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Changes in law and policy are needed to sustain all Arizona waterways

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The Arizona Sustainable Water Workgroup (SWWg) advocates for more transparency, expanded stakeholder participation, and more sustainable solutions in Arizona water policy. At this crucial time for water policy decisions,  our group has stepped forward to advocate for a fundamental concept that is often lost in the current water debate – the critical need to save Arizona’s rivers, streams, and springs.

The concept for SWWg, first envisioned as a response to the Governor’s 2017 Water Augmentation Council, is now supported by a group of more than 31 organizations and hundreds of individuals from across the state working together to find ways to keep our rivers flowing.

While much of the water policy conversation in Arizona today is focused on finding ways to prop up water levels in Lake Mead to minimize shortage, this is not the only issue we should be discussing. There is an equally urgent need to address sustaining all of Arizona’s waterways.

The continued existence and health of our rivers and springs is essential to support human livelihoods, wildlife, riparian habitats, tourism, recreation, and local economies, particularly in rural Arizona. And yet there is little to no support in Arizona law or policy for protecting these valuable resources. There is also both a lack of data and a lack of understanding regarding the state of our rivers and riparian areas and what might be required to sustain and improve them.

So while surface water diversions and groundwater pumping continue unabated in many areas, and climate change and extreme dryness has become the “new normal,” isn’t it time to explore whether fundamental changes to Arizona water law are needed? Changes such as tasking the Arizona Department of Water Resources with gathering critically needed data and examining the ecological flow needs of our rivers and streams. We should recognize ecological water as a beneficial use under Arizona law to allow water rights holders to voluntarily leave some of their water in our rivers and streams, without risking losing their water rights.

While these ideas might seem novel to us in Arizona, in fact they are not new concepts. Many Western states provide these sorts of tools in one form or another, in recognition of the multiple benefits of healthy, riparian systems. Arizona should follow suit and catch up with these best practices.  Last year, SWWg worked with state legislators to introduce a bill that would officially recognize ecological water as a beneficial use and create a program for its study and active management.  While the bill did not receive a hearing last session,  its introduction was an important step toward raising the bar in Arizona water policy in favor of the health of our rivers, streams, and springs.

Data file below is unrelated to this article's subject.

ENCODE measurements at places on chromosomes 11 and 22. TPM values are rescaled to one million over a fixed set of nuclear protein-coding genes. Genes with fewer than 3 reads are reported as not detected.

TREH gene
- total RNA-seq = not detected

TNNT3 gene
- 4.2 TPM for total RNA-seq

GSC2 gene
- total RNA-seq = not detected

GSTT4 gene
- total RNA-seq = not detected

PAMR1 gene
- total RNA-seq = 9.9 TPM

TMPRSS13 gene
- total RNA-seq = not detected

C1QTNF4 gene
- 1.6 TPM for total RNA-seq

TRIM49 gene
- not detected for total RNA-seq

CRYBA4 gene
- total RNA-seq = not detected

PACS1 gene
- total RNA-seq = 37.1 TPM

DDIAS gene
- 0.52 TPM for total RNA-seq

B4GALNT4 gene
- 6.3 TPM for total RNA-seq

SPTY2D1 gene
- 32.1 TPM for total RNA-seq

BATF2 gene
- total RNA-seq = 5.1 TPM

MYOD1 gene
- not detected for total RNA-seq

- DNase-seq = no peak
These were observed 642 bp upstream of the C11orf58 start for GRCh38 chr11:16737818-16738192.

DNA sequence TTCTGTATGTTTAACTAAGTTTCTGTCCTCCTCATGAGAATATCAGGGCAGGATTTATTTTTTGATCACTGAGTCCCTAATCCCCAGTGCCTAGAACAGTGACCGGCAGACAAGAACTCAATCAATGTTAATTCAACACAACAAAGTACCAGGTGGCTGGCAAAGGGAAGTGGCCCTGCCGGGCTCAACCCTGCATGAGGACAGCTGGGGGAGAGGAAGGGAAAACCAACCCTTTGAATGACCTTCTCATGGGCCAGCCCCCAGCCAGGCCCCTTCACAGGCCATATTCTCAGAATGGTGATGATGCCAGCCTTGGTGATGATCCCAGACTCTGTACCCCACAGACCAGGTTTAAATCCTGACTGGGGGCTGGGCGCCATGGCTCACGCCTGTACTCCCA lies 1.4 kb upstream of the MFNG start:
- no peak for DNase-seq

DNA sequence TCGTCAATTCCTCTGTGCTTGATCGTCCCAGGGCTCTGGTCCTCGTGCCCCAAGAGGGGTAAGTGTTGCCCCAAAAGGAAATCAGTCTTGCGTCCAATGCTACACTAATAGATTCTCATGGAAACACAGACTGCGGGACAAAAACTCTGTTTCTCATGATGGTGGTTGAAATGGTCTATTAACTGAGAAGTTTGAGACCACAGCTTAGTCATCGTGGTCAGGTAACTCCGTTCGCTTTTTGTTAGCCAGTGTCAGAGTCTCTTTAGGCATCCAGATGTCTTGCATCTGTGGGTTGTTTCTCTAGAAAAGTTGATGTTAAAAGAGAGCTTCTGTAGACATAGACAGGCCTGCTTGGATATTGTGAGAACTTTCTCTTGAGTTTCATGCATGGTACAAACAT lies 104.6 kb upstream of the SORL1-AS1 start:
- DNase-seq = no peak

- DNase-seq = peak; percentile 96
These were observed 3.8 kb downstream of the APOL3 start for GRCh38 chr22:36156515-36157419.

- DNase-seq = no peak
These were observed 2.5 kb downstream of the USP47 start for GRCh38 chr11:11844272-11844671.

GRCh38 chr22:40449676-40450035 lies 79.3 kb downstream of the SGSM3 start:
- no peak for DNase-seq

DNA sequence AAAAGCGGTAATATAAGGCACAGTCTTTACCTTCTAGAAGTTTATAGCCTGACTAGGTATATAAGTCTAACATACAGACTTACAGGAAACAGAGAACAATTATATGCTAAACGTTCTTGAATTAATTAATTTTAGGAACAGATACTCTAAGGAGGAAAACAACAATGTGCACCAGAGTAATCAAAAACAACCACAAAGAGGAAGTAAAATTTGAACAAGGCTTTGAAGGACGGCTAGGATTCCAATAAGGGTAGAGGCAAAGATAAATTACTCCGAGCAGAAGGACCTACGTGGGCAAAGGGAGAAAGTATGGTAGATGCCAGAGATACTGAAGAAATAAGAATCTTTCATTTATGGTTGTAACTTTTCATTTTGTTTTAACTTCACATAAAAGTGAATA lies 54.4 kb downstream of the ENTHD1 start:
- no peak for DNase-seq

Since then, SWWg has held a series of “People’s Public Hearings on the Future of Water in Arizona” around the state. This has provided a crucial opportunity for people from many walks of life and perspectives to discuss ecological water and Arizona’s water future. We plan to bring an even better ecological water bill to the Legislature next session. We hope it passes for the benefit of our environment, our rural communities, and the future of Arizona’s multi-billion dollar outdoor recreation economy, which includes tourism, birding, hunting, fishing, hiking, water sports – all of which depend on secure, healthy flows in our rivers and streams.

The SWWg was honored to recently receive a “Leaders of the Year in Public Policy” award in the Environment Category from the Arizona Capitol Times. We plan to continue this leadership and invite you to join us.

Kristen Wolfe is coordinator of Sustainable Water Workgroup.
www.azwaterfuture.org

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The views expressed in guest commentaries are those of the author and are not the views of the Arizona Capitol Times.

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